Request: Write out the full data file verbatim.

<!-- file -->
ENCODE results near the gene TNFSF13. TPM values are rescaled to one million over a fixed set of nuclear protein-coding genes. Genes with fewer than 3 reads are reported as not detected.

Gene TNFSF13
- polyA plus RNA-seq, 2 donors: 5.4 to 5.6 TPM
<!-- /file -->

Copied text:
ENCODE results near the gene TNFSF13. TPM values are rescaled to one million over a fixed set of nuclear protein-coding genes. Genes with fewer than 3 reads are reported as not detected.

Gene TNFSF13
- polyA plus RNA-seq, 2 donors: 5.4 to 5.6 TPM